With the death of the RS, the 2020 Ford Focus ST is as hot as the Focus gets now, here are the 5 things you need to know about it.
Carries a big stick
The Ford Focus ST, like the Fiesta ST which launched here recently too, has arrived in Australia only a couple of years after it launched in Europe (2018). And, with the Focus RS now out of the picture, it’s as hot as the Focus gets.
And it’s pretty hot, the engine is a 2.3-litre turbocharged four-cylinder petrol (the RS engine with some tweaks like a different turbo) making 206kW and 420Nm of torque (up from 360Nm). This is a good deal more grunt (up 22kW) than the old ST and puts both the Hyundai i30 N and Golf GTI to shame. It’ll get to 100km/h in around 5.7 seconds – the auto is a touch slower.
Other improvements over the old Focus ST include a unique exhaust system, optimised cooling and a bespoke air intake system. In addition, it borrows the anti-lag system from the Ford GT and F-150 Raptor. This works in either Sport or Track mode and according to the engineers, “Anti-lag keeps the throttle open when the driver lifts off the accelerator pedal, alleviating the reversal of air flow from the turbocharger to maintain compressor wheel speed and enabling boost pressure to build faster on demand”. Sounds good.
You can change your own gears
Yep, buyers will be able to choose from either a seven-speed automatic with paddle shifters and, while this will be the quicker transmission, purists will likely go straight for the six-speed manual. For those thinking one will be cheaper than the other, nope, both are the same price. Interestingly, figures suggest 75 percent of Australians will plump for an auto model when one’s available in a lineup. Sigh.
Focus ST will get the Mustang’s rev-matching which blips the throttle when changing gear to match the engine speed to the gear being selected, maintaining momentum. Most of us who grew up driving stick, will know you blip the throttle before getting off the clutch to get the same response. Having used this system in the Mustang, I can tell you it’s a good one.
Ford said it hadn’t considered a dual-clutch transmission for the Focus ST as it wouldn’t have made business sense, given the global decision to use a torque converter style automatic. But, according to Ford Performance Europe boss, Stefan Muenzinger, the engineers made some improvements to the seven-speed auto which is actually an eight-speed unit with second gear locked out. He said the auto was just about as quick as a DSG on upshifts, losing out slightly on downshifts.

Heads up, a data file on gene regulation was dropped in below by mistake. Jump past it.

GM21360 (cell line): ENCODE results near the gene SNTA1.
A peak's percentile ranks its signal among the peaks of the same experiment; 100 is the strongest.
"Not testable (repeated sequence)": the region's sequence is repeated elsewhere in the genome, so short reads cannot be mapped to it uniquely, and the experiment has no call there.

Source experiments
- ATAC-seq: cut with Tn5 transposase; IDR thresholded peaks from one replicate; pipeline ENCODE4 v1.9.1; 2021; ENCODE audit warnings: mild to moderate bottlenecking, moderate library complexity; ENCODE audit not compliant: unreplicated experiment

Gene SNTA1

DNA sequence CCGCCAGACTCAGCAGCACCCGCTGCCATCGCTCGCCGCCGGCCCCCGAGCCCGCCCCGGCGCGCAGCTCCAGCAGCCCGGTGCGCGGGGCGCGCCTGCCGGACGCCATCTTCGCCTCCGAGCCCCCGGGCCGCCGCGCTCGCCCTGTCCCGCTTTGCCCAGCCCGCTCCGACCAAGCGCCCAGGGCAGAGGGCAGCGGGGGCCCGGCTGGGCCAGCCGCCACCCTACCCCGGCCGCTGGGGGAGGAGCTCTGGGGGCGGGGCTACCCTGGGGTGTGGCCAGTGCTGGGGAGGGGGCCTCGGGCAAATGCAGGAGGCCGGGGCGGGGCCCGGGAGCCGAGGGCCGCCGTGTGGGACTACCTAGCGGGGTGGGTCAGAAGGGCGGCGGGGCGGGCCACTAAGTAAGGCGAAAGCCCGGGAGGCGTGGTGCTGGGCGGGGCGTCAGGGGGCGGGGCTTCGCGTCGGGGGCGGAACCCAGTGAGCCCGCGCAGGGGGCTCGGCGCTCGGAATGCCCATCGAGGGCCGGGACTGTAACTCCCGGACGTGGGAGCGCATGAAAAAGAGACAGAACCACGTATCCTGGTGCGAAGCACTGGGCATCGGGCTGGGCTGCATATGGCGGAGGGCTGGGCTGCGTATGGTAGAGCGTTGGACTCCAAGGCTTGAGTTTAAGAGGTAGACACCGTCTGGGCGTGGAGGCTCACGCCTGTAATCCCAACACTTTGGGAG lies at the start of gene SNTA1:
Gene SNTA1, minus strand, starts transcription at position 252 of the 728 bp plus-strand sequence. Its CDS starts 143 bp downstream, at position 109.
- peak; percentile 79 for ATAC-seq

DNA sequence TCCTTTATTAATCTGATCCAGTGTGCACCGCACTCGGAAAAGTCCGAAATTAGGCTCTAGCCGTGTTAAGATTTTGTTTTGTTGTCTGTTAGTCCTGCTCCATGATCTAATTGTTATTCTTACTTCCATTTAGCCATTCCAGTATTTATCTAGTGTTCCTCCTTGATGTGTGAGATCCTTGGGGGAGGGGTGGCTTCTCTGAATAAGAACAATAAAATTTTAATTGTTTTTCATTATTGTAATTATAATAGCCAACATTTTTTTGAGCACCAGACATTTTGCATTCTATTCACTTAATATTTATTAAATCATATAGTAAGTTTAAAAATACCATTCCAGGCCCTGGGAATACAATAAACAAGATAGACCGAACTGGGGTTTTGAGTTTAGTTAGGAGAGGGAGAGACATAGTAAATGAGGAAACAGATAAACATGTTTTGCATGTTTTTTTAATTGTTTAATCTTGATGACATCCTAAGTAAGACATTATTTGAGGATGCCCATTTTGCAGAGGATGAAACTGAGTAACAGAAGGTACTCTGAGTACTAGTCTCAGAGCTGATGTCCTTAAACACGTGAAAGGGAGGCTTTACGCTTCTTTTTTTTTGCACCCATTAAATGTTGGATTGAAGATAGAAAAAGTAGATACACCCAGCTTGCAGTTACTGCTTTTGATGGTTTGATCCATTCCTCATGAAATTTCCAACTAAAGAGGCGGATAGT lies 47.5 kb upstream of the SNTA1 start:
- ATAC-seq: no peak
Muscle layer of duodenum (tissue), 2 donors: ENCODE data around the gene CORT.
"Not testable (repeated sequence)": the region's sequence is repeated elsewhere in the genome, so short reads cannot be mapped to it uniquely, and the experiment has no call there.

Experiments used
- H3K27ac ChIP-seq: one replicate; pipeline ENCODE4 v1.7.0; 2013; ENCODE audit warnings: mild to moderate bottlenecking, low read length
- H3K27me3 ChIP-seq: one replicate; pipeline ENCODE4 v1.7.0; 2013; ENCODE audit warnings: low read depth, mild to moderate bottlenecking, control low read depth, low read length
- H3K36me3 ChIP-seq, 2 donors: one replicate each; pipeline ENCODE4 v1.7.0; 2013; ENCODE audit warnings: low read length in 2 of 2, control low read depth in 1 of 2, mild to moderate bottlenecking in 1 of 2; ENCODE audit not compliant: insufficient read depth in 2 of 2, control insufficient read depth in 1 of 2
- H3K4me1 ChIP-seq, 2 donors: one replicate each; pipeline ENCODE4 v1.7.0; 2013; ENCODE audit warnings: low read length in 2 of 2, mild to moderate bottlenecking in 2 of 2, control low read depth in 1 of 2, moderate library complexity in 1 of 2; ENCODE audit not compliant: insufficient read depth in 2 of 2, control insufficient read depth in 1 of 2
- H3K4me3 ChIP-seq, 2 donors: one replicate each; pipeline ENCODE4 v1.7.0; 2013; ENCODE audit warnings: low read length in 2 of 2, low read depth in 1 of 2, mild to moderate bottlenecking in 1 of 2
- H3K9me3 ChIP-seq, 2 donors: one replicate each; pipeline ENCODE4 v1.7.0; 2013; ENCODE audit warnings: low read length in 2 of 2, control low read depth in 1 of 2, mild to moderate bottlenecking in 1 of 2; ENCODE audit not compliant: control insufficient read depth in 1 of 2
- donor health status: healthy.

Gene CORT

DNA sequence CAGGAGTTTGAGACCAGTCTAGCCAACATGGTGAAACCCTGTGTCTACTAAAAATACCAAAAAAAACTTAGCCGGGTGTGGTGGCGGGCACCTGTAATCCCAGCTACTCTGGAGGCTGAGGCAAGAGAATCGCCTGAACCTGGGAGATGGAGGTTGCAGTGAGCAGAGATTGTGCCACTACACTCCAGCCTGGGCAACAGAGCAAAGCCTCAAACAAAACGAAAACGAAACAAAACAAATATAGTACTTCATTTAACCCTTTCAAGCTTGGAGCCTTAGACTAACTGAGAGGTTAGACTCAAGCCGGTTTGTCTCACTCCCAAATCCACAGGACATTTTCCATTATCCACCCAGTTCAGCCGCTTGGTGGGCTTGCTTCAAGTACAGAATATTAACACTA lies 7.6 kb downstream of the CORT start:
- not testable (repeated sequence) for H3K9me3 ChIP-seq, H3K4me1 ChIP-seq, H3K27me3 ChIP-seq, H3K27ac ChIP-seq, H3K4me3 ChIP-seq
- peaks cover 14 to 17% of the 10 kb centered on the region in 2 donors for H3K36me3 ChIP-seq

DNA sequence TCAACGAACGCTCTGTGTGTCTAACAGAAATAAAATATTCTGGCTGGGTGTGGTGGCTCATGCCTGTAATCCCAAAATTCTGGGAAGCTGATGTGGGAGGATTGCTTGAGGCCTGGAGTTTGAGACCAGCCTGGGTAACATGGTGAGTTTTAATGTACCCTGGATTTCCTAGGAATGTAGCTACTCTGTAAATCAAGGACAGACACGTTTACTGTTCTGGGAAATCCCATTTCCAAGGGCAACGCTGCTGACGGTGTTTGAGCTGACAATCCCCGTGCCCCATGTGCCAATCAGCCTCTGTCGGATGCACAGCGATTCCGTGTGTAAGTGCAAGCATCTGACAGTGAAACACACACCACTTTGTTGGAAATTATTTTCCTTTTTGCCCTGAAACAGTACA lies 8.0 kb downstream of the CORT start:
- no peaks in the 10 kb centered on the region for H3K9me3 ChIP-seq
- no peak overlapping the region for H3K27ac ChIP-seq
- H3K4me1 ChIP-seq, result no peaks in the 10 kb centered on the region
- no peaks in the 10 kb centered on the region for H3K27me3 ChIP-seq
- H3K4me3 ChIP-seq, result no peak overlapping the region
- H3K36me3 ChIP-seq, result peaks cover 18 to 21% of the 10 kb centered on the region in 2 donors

Driving modes to suit all roads
Focus ST offers Selectable Drive Modes, including Slippery, Normal, Sport and Track. These modes fiddle with the eLSD (which is a mechanical unit electrically controlled), CCD, EPAS, throttle mapping,
automatic transmission shift scheduling, electronic stability control (ESC), electronic sound enhancement (ESE) and climate settings. Sport mode can be accessed directly from a Sport button on the steering wheel.
Find yourself turning onto a race track, and Track is the mode you’ll want, this tightens up the steering (the steering setup is the same as the Fiesta ST) and throttle response, tells the eLSD you want maximum grip out of corners and tells the traction and stability control to relax a little.
On the question of whether the Focus ST should be an all-wheel drive like the RS, Stefan said, “this car doesn’t need all-wheel drive […] the eLSD, tuning and the tyres work so well. You would be surprised by the amount of traction offered in dry conditions”.
Will Ford go down Hyundai N’s road of offering a configurable driver setting? No. According to Stefan, “[there were] internal discussions on configurable modes […] but there are some downsides with that; we think you would lose the character of the individual modes. Trying to pick and choose, it might not work so well”.
Tweaked suspension to handle the ups and downs
The Focus ST retains the standard car’s spring settings but the damper stiffness has been increased by 20 percent at the front and 13 percent at the rear. It sits 10mm lower than a garden-variety Focus.
And, for the first time on a Focus in Australia, the ST boasts Continuous Controlled Damper (CCD)which monitors suspension, body, steering and braking inputs every two milliseconds to better performance across all road surfaces. Or so the theory goes.
And it gets better, see, the Focus ST has pothole detection, it’s not the first Ford with it but it is the first Focus to get it. This system is part of the CCD which when it detects a fast wheel movement on the rebound will tweak the compression damping to avoid the sensation of collapsing into the pothole. Clever.
Go to whoa quicker
Big brakes at the front and the rear and the brake boost function mean the Focus ST should have excellent braking. Even when being spanked on a track. According to Stefan, the Focus ST was honed on the Nurburgring in Germany and he reckons the stopping performance is impressive. “The brakes are nice and stable for race track use,” he said. Indeed, fade resistance has improved by four times compared to the old Focus ST. The tyres too help with grip and braking with Ford engaging Michelin to develop a bespoke set of tyres to suit the ST, these are Pilot Sport 4S tyres, with Ford Performance on the sidewall.
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